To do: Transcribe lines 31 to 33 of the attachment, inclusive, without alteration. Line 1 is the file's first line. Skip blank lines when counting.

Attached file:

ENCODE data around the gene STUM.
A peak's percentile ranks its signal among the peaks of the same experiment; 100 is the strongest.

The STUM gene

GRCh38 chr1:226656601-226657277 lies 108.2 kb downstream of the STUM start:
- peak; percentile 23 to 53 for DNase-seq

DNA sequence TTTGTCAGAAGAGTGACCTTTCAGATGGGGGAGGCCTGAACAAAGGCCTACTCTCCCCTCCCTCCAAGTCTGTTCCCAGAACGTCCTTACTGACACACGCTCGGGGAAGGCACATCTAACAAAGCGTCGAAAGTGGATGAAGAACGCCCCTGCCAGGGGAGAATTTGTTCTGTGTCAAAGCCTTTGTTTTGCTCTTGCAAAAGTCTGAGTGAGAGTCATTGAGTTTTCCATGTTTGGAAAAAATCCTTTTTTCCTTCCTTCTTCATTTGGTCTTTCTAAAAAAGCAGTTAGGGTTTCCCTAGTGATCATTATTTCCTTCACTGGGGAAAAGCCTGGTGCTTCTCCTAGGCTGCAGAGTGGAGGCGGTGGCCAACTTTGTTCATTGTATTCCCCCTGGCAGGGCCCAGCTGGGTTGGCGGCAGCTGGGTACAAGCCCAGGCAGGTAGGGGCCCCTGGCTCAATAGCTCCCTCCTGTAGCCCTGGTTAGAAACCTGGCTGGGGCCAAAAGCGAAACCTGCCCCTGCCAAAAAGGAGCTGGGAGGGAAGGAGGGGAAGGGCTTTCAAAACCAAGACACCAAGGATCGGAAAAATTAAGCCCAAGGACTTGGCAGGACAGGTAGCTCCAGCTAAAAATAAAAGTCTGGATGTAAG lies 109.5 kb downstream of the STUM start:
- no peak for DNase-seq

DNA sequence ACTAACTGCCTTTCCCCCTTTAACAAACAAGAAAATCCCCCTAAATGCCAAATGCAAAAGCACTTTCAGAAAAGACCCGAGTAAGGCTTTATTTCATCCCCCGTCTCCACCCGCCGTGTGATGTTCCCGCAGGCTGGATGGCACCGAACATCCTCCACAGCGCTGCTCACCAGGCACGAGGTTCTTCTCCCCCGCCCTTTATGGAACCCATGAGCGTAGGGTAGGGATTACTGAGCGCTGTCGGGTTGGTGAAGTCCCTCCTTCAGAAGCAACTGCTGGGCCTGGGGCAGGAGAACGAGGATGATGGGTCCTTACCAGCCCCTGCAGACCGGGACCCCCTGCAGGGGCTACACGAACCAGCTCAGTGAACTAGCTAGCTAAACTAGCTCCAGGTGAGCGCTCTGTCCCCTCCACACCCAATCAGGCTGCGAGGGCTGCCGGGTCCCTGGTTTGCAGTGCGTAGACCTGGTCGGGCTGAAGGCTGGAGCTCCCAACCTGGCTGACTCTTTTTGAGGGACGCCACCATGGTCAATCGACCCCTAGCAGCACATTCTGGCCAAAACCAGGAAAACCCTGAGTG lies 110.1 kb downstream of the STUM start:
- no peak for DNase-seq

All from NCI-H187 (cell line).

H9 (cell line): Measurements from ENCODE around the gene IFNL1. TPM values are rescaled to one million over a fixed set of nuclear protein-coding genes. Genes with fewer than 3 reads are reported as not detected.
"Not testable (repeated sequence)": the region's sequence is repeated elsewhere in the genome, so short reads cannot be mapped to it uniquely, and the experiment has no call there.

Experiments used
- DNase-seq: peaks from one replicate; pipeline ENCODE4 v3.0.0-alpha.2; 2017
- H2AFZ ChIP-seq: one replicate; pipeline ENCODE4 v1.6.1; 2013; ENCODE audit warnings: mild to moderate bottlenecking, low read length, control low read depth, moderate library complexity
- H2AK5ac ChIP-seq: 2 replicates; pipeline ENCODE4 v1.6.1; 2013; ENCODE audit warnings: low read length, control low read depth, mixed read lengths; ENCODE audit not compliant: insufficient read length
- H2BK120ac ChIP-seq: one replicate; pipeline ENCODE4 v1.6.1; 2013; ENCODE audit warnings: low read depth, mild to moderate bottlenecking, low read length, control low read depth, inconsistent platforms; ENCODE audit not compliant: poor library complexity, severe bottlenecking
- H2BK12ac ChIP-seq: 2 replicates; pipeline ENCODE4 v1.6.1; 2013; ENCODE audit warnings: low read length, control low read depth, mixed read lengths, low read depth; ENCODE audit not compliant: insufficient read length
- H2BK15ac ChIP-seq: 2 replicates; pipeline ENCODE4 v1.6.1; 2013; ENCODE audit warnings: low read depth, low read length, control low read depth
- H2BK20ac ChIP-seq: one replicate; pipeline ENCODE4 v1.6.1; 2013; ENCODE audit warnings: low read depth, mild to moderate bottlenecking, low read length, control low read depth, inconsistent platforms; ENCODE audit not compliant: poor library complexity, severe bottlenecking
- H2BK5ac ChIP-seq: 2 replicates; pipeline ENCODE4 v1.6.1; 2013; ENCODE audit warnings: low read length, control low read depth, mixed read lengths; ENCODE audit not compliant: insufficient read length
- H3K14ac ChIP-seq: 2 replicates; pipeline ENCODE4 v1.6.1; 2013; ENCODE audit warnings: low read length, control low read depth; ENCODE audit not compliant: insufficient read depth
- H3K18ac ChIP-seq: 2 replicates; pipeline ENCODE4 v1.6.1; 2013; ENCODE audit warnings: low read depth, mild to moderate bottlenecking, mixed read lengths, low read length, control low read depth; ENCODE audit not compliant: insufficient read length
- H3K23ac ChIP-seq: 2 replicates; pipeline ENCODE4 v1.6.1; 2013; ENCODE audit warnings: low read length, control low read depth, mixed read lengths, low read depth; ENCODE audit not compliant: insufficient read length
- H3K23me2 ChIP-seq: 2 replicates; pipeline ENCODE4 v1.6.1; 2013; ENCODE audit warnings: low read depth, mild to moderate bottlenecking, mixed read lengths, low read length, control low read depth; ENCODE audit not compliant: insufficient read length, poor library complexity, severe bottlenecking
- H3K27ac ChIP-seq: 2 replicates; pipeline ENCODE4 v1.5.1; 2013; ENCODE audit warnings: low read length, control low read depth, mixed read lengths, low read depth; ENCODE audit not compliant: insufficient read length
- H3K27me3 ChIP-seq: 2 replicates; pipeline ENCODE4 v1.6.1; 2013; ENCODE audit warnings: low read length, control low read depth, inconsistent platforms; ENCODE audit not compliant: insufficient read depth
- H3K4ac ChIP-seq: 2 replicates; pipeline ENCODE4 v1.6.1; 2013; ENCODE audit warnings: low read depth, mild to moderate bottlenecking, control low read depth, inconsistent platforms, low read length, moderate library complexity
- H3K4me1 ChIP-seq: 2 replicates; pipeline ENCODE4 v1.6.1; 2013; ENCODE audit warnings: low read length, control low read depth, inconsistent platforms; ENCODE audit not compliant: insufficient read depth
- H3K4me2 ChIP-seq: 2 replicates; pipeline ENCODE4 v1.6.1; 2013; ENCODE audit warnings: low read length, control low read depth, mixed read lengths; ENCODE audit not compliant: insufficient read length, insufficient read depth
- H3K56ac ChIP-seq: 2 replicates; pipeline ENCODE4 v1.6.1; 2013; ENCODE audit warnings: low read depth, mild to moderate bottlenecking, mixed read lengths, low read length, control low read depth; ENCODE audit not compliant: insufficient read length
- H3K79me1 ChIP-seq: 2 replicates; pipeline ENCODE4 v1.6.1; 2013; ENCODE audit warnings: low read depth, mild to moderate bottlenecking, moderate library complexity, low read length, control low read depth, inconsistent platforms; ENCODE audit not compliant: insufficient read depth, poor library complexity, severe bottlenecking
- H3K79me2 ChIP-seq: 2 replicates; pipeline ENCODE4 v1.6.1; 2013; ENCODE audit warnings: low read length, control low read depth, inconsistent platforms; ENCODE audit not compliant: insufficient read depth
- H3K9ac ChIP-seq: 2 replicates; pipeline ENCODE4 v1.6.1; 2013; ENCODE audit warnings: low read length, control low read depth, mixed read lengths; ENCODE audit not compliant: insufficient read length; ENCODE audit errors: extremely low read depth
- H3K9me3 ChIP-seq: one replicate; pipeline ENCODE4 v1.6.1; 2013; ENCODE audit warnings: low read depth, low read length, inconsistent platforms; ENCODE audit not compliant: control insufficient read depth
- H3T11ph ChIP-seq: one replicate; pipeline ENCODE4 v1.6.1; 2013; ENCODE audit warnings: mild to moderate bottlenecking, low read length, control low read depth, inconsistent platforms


- H3K56ac ChIP-seq: 2 replicates; pipeline ENCODE4 v1.6.1; 2013; ENCODE audit warnings: low read depth, mild to moderate bottlenecking, mixed read lengths, low read length, control low read depth; ENCODE audit not compliant: insufficient read length
- H3K79me1 ChIP-seq: 2 replicates; pipeline ENCODE4 v1.6.1; 2013; ENCODE audit warnings: low read depth, mild to moderate bottlenecking, moderate library complexity, low read length, control low read depth, inconsistent platforms; ENCODE audit not compliant: insufficient read depth, poor library complexity, severe bottlenecking
- H3K79me2 ChIP-seq: 2 replicates; pipeline ENCODE4 v1.6.1; 2013; ENCODE audit warnings: low read length, control low read depth, inconsistent platforms; ENCODE audit not compliant: insufficient read depth